Patients and Methods
Whole gene expression profiles were obtained at 19 time points over a 48-hour time course from human primary lung epithelial cells that were stimulated with epidermal growth factor (EGF) in the presence or absence of a clinically used EGF receptor tyrosine kinase (RTK)-specific inhibitor, gefitinib. The data were subjected to a mathematical simulation using the State Space Model (SSM). “Gefitinib-sensitive” genes, the expressional dynamics of which were altered by addition of gefitinib, were identified. A risk scoring model was constructed to classify high- or low-risk patients based on expression signatures of 139 gefitinib-sensitive genes in lung cancer using a training data set of 253 lung adenocarcinomas of North American cohort. The predictive ability of the risk scoring model was examined in independent cohorts of surgical specimens of lung cancer.
The risk scoring model enabled the identification of high-risk stage IA and IB cases in another North American cohort for overall survival (OS) with a hazard ratio (HR) of 7.16 (P = 0.029) and 3.26 (P = 0.0072), respectively. It also enabled the identification of high-risk stage I cases without bronchioalveolar carcinoma (BAC) histology in a Japanese cohort for OS and recurrence-free survival (RFS) with HRs of 8.79 (P = 0.001) and 3.72 (P = 0.0049), respectively.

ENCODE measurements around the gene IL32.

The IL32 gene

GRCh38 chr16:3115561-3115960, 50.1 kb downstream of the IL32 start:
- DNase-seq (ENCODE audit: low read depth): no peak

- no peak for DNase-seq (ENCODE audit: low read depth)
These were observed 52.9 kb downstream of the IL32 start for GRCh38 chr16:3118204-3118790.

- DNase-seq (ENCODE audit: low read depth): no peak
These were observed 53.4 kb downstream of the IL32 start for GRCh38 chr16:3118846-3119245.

The set of 139 gefitinib-sensitive genes includes many genes known to be involved in biological aspects of cancer phenotypes, but not known to be involved in EGF signaling. The present result strongly re-emphasizes that EGF signaling status in cancer cells underlies an aggressive phenotype of cancer cells, which is useful for the selection of early-stage lung adenocarcinoma patients with a poor prognosis.
The Gene Expression Omnibus (GEO) GSE31210
Epidemiological studies have suggested that the encounter with commensal microorganisms during the neonatal period is essential for normal development of the host immune system. Basic research involving gnotobiotic mice has demonstrated that colonization at the age of 5 weeks is too late to reconstitute normal immune function. In this study, we examined the transcriptome profiles of the large intestine (LI), small intestine (SI), liver (LIV), and spleen (SPL) of 3 bacterial colonization models—specific pathogen-free mice (SPF), ex-germ-free mice with bacterial reconstitution at the time of delivery (0WexGF), and ex-germ-free mice with bacterial reconstitution at 5 weeks of age (5WexGF)—and compared them with those of germ-free (GF) mice.
Hundreds of genes were affected in all tissues in each of the colonized models; however, a gene set enrichment analysis method, MetaGene Profiler (MGP), demonstrated that the specific changes of Gene Ontology (GO) categories occurred predominantly in 0WexGF LI, SPF SI, and 5WexGF SPL, respectively. MGP analysis on signal pathways revealed prominent changes in toll-like receptor (TLR)- and type 1 interferon (IFN)-signaling in LI of 0WexGF and SPF mice, but not 5WexGF mice, while 5WexGF mice showed specific changes in chemokine signaling. RT-PCR analysis of TLR-related genes showed that the expression of interferon regulatory factor 3 (Irf3), a crucial rate-limiting transcription factor in the induction of type 1 IFN, prominently decreased in 0WexGF and SPF mice but not in 5WexGF and GF mice.
The present study provides important new information regarding the molecular mechanisms of the so-called "hygiene hypothesis".